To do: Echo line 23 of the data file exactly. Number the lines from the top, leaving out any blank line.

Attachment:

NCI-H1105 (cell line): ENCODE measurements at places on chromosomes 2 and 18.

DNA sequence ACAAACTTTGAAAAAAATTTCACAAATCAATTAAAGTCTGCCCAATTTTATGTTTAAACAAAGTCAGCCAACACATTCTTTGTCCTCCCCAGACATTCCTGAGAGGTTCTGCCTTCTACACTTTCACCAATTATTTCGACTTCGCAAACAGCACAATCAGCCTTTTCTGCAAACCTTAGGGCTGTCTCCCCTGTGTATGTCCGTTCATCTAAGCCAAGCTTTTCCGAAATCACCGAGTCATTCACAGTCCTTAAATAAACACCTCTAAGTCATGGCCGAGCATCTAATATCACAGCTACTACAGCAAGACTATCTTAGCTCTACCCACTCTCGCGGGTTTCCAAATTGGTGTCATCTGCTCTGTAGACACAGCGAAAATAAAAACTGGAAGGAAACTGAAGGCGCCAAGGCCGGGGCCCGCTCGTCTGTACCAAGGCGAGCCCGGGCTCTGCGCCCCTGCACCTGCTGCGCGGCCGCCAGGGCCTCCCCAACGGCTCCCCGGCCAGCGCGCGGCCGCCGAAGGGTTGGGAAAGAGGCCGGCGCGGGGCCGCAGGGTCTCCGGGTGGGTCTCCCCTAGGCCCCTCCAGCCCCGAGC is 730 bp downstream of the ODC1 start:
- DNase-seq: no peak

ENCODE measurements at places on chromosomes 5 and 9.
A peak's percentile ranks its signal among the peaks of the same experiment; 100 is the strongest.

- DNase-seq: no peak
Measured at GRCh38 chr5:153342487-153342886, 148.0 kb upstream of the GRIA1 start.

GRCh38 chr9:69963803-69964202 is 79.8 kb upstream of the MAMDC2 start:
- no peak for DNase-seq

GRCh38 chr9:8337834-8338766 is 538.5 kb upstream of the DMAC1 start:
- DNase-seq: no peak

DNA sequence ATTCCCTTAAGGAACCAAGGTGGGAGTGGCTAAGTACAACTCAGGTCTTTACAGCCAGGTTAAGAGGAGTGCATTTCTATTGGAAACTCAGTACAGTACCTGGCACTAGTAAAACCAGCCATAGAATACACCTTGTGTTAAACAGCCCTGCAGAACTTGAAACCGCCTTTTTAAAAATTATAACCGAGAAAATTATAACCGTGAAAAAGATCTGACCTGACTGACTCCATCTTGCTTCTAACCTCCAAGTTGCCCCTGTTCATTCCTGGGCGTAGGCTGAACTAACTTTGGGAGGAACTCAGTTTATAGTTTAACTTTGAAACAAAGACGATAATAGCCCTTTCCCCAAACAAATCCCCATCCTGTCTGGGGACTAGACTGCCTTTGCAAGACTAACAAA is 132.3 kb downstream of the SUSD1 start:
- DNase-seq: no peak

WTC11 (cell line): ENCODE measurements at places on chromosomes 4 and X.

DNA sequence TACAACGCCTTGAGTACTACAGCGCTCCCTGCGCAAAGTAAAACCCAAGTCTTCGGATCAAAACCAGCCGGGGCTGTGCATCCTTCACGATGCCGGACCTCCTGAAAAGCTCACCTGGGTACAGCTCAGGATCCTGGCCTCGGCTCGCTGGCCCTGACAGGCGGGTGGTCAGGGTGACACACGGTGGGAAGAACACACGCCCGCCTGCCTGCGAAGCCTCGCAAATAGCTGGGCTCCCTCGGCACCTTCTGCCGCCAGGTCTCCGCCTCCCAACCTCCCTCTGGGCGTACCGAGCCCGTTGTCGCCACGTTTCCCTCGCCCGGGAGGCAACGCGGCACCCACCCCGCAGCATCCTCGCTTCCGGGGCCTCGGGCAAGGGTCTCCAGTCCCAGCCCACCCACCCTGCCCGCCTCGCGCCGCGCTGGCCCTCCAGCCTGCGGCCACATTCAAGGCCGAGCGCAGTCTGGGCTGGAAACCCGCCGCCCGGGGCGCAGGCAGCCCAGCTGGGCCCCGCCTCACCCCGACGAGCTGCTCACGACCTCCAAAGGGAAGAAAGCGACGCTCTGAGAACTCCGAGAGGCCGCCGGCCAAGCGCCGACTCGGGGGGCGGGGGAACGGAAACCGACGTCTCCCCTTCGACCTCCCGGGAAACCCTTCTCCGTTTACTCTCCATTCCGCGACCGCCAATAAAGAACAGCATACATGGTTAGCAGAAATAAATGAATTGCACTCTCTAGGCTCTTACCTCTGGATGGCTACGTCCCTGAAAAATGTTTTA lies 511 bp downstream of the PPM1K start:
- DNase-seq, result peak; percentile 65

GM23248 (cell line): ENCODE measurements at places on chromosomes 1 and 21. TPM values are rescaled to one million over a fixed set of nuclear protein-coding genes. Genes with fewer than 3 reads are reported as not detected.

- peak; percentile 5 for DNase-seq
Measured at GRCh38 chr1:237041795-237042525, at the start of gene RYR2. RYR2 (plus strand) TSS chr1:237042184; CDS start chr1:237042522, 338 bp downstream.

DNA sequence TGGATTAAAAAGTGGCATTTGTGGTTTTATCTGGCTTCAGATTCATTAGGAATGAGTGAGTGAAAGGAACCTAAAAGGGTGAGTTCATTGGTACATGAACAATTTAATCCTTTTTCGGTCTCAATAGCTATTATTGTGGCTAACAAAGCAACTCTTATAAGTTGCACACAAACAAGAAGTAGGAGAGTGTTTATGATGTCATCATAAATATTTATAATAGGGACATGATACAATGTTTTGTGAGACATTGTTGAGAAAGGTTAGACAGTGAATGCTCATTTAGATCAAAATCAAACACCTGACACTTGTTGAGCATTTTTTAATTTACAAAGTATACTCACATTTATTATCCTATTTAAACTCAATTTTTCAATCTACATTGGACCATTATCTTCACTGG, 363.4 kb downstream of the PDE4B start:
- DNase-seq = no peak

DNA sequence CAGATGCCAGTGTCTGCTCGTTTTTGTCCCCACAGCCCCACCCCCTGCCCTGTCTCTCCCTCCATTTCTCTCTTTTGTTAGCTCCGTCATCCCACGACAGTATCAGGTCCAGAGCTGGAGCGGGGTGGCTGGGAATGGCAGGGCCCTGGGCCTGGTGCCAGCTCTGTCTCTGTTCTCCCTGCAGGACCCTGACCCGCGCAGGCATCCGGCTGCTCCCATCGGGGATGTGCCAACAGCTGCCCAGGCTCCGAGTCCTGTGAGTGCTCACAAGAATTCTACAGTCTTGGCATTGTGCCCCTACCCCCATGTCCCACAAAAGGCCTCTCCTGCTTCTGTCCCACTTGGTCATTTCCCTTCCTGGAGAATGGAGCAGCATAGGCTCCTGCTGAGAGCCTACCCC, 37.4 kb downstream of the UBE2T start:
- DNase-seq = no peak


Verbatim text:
- DNase-seq = no peak